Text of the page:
A total of 47 marked chinook groups were released upstream of the trap to measure trap efficiency. These groups were rearranged into 14 strata, based on flow condition, to increase confidence in our estimates. Recapture rates averaged 14.5% for the combined groups and ranged from 9.8% to 28.6%. There was no apparent relationship between trap efficiency and flow.
Over the season, we estimated 69,881 naturally-produced 0+ chinook migrated past the trap, with a 95% confidence interval of 66,754 to 73,007 chinook. Because the fry migration was well underway when trapping began, we selected a migration start date of February 15. Extrapolating the migration back to this date estimates an additional 2,232 chinook fry would have migrated before trapping began. Total production in 2005 is estimated at 72,113 naturally-produced 0+ chinook.
In addition, this project also monitors naturally-produced coho, chum and steelhead smolt production. We captured a total of 3,136 coho smolts, which includes 432 of the total 7,880 naturally-produced fin-clipped coho released by the Jamestown S’Klallam Tribe from their weir on Matriotti Creek, a tributary to the Dungeness River. We used these marked fish as the basis of our capture efficiency estimates. The resulting catch estimates the coho capture rate at 5.5%, assuming all of the marked Matriotti coho survived to pass the screw trap. Applying this efficiency to the catch results in a production estimate of 57,096 smolts, with a 95% confidence interval of 52,242 to 61,950 smolts.
We captured a total of 329 naturally-produced steelhead smolts and 587 steelhead parr, and 365 out of the 9,825 ad-marked hatchery steelhead released from the Dungeness Hatchery. Using the proportion of hatchery fish caught to estimate the steelhead capture rate (4.5%), we estimate natural-production at 9,192 smolts.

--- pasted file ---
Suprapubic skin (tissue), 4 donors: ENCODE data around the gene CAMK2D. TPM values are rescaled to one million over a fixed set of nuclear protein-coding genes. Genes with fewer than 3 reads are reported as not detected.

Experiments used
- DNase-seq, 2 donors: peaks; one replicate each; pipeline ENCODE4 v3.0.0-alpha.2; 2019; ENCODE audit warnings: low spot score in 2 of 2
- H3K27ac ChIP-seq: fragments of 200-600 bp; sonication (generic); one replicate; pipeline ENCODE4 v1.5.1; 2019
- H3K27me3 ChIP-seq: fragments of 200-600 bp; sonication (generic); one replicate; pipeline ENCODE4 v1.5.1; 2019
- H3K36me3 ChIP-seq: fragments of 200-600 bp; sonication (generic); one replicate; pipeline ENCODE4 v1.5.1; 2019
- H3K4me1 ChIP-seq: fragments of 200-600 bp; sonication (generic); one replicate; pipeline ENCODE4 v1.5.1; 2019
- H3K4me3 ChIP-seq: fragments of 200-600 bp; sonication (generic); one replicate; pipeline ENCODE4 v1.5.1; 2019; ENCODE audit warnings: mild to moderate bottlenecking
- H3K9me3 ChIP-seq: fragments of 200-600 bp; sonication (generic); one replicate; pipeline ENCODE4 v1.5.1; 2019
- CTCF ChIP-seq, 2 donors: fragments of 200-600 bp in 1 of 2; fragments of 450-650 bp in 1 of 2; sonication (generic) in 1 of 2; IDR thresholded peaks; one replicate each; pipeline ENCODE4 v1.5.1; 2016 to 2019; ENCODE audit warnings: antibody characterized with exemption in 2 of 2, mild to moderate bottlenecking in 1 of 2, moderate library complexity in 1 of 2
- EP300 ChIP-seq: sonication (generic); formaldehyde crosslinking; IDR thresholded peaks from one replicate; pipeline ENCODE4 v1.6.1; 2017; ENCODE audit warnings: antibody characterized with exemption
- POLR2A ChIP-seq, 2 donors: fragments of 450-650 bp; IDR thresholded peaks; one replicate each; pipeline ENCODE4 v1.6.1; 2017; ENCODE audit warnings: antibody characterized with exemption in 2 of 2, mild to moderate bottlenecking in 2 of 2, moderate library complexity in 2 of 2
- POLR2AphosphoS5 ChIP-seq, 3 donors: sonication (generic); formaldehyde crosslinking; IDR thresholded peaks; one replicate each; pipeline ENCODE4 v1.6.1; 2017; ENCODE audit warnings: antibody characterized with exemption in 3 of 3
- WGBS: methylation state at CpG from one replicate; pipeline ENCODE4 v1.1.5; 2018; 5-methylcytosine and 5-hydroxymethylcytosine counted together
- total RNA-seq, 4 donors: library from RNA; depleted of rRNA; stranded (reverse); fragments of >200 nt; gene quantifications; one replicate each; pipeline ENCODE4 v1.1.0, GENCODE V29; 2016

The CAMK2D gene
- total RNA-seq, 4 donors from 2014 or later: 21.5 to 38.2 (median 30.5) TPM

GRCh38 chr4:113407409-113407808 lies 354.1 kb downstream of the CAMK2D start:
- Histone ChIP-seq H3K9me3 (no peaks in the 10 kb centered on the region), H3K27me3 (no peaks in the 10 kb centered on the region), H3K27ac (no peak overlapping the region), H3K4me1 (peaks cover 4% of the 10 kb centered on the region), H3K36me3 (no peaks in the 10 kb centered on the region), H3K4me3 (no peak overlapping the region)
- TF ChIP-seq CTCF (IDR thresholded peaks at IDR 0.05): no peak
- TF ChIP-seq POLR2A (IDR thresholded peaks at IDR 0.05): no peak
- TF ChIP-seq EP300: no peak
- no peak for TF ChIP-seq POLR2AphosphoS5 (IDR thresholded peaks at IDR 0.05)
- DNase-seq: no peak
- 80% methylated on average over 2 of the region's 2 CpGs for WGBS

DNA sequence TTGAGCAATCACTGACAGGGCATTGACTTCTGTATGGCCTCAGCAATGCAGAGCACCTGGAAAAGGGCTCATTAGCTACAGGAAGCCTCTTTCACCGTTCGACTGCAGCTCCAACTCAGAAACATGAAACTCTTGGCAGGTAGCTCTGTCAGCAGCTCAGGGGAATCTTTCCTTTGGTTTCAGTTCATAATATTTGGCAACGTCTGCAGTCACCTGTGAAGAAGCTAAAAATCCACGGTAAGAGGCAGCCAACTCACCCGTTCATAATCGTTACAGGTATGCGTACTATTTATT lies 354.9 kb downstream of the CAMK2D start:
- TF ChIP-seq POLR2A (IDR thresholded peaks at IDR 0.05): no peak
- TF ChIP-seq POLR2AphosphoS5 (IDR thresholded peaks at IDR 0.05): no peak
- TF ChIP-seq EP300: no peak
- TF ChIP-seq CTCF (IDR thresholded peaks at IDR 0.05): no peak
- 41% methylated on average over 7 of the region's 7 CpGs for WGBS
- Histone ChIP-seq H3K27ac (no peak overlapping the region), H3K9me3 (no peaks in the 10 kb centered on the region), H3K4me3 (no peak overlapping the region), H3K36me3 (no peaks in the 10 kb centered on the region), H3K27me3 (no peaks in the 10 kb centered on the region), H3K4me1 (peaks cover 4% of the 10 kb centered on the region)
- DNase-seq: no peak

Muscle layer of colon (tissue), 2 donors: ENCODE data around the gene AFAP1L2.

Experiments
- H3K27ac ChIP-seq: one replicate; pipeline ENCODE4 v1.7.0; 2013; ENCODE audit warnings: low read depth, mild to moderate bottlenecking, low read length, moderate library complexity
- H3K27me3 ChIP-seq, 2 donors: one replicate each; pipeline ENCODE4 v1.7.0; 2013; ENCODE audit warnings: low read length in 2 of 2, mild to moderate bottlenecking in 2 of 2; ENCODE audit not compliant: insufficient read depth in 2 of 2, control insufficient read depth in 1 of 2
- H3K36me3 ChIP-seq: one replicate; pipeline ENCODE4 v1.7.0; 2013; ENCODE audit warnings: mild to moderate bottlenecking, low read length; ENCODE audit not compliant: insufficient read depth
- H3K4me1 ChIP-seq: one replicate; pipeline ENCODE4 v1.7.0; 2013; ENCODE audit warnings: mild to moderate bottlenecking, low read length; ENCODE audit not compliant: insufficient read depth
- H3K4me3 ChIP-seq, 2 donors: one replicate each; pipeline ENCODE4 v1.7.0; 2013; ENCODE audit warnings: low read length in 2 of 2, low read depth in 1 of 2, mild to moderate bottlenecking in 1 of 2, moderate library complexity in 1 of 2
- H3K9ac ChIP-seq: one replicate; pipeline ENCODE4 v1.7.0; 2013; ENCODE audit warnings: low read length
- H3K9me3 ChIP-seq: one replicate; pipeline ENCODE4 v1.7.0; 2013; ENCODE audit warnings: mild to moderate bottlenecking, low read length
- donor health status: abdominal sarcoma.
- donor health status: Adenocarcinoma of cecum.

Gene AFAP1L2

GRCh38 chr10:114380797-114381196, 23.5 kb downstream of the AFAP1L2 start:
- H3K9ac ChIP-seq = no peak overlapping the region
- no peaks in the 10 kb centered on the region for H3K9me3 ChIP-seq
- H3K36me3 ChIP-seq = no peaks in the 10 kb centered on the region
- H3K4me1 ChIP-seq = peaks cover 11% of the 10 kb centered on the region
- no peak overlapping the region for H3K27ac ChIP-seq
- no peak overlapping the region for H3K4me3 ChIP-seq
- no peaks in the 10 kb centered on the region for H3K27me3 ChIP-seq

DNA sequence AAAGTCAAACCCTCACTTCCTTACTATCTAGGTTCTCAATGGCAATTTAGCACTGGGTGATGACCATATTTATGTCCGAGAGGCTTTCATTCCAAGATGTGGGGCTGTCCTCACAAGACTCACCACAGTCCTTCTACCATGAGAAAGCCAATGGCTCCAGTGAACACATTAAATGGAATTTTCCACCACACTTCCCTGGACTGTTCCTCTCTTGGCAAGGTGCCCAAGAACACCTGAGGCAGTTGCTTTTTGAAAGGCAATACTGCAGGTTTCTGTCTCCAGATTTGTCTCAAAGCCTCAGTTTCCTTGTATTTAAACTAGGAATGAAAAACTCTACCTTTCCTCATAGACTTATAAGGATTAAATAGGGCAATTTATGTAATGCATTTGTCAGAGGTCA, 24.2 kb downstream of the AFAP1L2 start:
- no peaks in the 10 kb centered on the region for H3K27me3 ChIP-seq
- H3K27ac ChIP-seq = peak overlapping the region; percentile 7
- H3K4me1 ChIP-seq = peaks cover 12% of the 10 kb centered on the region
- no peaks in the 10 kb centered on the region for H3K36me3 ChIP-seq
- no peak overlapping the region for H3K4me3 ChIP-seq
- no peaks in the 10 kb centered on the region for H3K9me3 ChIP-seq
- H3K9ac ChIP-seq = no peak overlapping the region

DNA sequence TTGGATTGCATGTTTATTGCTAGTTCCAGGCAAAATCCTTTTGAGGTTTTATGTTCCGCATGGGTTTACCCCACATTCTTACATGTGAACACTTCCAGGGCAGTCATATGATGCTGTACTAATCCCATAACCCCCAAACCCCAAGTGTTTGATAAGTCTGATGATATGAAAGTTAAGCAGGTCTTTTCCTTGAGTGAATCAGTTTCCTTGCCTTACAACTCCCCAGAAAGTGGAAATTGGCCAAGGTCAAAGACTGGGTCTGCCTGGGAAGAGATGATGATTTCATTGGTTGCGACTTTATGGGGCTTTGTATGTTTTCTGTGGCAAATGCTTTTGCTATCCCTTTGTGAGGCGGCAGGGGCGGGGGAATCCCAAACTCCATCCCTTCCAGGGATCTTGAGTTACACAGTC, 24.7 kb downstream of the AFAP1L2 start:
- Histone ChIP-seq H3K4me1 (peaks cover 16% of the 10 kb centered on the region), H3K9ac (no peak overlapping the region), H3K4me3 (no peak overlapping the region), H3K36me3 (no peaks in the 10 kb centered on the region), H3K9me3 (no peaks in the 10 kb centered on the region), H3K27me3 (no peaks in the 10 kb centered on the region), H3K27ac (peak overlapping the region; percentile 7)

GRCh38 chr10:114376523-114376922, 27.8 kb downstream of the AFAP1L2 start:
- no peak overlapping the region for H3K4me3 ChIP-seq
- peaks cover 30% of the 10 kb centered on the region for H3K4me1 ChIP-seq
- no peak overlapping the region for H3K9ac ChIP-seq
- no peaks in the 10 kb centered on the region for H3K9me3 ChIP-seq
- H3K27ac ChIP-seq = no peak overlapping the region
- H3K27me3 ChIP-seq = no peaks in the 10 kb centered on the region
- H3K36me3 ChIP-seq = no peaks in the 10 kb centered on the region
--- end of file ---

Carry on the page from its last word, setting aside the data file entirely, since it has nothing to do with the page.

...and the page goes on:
The chum migration was already underway when trapping began. We captured a total of 49,227 chum fry over the season, with an estimated missed catch of 1,669 fry. Weekly mean sizes ranged from 33-mm to 55-mm over the season, and averaged 38.4-mm. Trap efficiency for chum averaged 11.0%, resulting in a production estimate of 484,525 fry, with a 95% confidence interval of 420,220 to 548,829 fry. In addition, we estimated 13,952 chum fry migrated before trapping began, for a total basin production estimate of 498,477
The Cedar Creek screw trap was operated from March 11 through June 26, 2005. Located 4.0 km upstream from its confluence with the North Fork Lewis River, this trap monitors the steelhead production from Cedar Creek. This stream’s production makes up part of the listed Lower Columbia steelhead ESU. In addition to steelhead, coho and cutthroat productions are measured in the system. ESA-listed Lower Columbia chinook are also present in Cedar Creek, but current funding is insufficient to monitor their production.
During the trapping period, a total of 1,080 steelhead trout pre-smolts and smolts were captured. Steelhead smolt fork lengths averaged 176.2-mm, with a declining trend in weekly mean sizes observed (188-mm to 156-mm) over the season. A total of 635 steelhead trout were marked by fin coloration using a Panjet inoculator and were released upstream of the trap to assess trap efficiency. Mark placement changed weekly, with 12 mark groups released. A total of 2,374 ± 420 (95% CI) steelhead trout were estimated to have migrated past the Cedar Creek trap using a pooled Peterson estimate.
In addition to steelhead, 58,921 ± 3,081 (95% CI) naturally-produced coho smolts, 9,151 ± 1,785 (95% CI) RSI-produced coho, and 5,085 ± 1,064 (95% CI) cutthroat trout were estimated to have migrated past the trap. The trap also captured a total of